The following conclusions were drawn for bright electrolyte in barrel and rack applications:
[FIGURE 3a OMITTED]
[FIGURE 3b OMITTED]
1. The wetting speed of 90/10 tin-lead is comparable to pure tin and tends to be better after ageing. Nevertheless the wetting speed of less than 1 second can be described as good.
2. Without ageing, wetting angles are comparable and are less than 30[degrees]. In general, good solderability is assumed when the wetting angle is less than 30[degrees].
3. As is to be expected, pure tin shows poorer results than tin-lead after ageing. This is because the corrosion resistance of tin-lead is significantly higher than that of pure tin. Nevertheless all three layer systems are in a position to fulfil normal functional requirements for solderability.
Hardness and Cracking formation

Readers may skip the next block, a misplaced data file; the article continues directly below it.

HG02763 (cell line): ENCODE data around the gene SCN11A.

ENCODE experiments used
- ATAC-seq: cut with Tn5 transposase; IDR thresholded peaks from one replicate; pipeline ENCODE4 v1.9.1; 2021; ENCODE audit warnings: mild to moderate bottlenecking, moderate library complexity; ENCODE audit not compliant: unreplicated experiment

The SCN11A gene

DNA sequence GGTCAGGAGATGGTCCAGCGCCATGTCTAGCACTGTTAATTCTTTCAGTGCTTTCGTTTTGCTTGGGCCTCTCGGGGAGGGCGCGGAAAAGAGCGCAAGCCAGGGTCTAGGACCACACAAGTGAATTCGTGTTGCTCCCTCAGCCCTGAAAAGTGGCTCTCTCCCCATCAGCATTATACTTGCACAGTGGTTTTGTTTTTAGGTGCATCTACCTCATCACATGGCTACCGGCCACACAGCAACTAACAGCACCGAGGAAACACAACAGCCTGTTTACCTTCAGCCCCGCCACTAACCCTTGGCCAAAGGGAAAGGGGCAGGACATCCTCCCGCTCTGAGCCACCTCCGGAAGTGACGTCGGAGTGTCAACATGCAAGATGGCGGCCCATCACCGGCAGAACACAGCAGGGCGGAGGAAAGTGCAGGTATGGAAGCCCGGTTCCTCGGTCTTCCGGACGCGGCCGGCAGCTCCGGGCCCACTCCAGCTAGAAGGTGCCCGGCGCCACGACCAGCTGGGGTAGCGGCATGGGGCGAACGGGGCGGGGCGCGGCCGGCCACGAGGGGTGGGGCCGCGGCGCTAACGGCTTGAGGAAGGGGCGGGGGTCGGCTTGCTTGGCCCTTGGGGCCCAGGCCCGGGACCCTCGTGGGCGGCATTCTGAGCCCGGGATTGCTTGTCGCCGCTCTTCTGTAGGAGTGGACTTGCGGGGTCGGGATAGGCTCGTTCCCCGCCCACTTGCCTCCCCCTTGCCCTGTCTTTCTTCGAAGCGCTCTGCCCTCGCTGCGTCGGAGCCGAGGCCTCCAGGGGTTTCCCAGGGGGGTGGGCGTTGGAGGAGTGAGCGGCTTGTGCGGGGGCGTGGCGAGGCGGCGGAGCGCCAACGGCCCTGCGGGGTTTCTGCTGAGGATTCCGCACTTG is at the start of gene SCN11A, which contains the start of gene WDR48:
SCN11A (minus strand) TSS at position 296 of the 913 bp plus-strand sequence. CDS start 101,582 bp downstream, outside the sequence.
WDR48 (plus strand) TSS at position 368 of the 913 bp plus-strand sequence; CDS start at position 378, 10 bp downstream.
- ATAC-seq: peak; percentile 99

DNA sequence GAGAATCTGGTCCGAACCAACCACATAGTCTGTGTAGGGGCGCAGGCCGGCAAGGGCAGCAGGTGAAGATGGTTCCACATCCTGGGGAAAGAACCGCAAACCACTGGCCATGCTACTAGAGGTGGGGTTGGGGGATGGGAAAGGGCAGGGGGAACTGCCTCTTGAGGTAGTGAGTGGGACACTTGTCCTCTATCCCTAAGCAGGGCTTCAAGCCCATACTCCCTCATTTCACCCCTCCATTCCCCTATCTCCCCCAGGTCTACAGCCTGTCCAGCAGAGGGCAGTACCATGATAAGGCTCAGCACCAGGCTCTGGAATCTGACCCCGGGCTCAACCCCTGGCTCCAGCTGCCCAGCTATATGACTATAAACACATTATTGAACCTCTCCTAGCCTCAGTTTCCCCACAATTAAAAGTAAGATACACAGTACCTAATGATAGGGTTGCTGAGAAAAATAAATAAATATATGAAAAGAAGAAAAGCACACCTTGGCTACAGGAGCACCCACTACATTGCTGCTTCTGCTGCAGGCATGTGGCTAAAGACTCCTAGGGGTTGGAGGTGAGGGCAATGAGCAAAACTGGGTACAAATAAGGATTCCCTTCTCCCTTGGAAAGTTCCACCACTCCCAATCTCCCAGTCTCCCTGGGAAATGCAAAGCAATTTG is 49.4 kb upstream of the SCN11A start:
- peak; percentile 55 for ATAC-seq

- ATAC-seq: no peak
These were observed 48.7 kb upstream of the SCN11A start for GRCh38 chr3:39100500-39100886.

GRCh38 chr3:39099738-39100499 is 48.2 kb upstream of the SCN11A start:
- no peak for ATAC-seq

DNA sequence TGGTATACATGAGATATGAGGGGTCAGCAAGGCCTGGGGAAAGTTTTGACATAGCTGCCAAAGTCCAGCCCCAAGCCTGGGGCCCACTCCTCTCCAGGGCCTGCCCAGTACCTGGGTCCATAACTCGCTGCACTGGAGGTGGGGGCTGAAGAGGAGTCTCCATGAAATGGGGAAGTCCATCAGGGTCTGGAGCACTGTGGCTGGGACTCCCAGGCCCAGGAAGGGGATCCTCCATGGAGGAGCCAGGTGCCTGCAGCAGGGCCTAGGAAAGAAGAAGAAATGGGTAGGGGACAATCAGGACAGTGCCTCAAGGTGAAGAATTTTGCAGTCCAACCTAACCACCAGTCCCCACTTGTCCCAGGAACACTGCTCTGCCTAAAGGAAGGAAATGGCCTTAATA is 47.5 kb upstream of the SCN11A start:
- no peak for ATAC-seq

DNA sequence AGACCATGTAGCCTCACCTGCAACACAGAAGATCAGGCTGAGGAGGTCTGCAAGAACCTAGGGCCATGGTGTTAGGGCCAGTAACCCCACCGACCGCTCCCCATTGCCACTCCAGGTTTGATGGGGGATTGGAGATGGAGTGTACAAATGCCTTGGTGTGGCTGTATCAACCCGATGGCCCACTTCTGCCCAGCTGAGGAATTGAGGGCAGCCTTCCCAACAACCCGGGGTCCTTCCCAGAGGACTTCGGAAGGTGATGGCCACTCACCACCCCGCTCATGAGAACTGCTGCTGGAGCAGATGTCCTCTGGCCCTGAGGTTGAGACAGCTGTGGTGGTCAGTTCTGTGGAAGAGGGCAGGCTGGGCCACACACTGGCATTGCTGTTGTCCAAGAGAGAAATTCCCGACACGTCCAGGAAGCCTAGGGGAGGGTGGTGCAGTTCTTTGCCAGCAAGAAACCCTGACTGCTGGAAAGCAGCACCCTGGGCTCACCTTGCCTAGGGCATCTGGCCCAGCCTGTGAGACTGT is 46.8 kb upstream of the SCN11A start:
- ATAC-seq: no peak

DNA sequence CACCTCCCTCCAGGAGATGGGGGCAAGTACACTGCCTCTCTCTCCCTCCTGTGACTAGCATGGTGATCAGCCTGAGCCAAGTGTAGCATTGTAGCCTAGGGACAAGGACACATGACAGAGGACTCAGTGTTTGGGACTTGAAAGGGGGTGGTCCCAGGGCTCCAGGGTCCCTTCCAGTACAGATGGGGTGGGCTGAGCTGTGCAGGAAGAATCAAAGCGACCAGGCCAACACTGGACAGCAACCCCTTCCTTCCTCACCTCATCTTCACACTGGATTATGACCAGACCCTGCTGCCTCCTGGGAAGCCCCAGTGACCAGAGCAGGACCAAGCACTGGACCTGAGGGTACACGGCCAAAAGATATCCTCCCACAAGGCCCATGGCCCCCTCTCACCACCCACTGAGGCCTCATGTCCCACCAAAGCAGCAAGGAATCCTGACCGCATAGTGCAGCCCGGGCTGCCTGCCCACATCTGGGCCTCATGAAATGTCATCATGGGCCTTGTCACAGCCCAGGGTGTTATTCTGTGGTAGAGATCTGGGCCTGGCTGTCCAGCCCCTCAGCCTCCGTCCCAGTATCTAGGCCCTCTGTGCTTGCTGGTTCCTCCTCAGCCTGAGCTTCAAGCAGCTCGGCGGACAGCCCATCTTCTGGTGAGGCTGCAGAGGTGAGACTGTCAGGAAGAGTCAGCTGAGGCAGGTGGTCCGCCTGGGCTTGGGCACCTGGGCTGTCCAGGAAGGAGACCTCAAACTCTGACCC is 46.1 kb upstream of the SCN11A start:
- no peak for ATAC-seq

To determine hardness and cracking performance, prenickelled brass strips were coated with 50 mm tin or tin-lead and a Vickers hardness test carried out. To investigate cracking, a round rod bend test was carried out, in which brass strips coated with acid copper were tinned with 4-6 [micro]m, bent to an angle of 110[degrees] over a round rod of 10mm diameter, and subsequently inspected using an SEM for cracking. Figure 4 shows the results of the hardness test. Figures 5a-c show cracking after the bend test.
[FIGURE 4 OMITTED]
The suitability of tin as a contact metal can only be judged indirectly using hardness and cracking tests. Under normal climatic conditions, tin-lead and tin layers form thin oxide films which lead to increased contact resistance. Because, however, the coating material--as shown in the hardness test--is somewhat softer, the oxide film can be easily broken up and contact made. The low hardness of the coating material means that these layers require a higher connection force and lead to stronger abrasion. These coatings are therefore only suitable for a small number of connection cycles. As the results show, 90/10 tin-lead behaves similarly to pure tin on an organo-sulfonate basis across the whole current density range, but the hardness of pure tin coatings from a sulfate electrolyte declines with higher current densities. Experience shows that bright tin coatings are relatively brittle compared to matt tin coatings.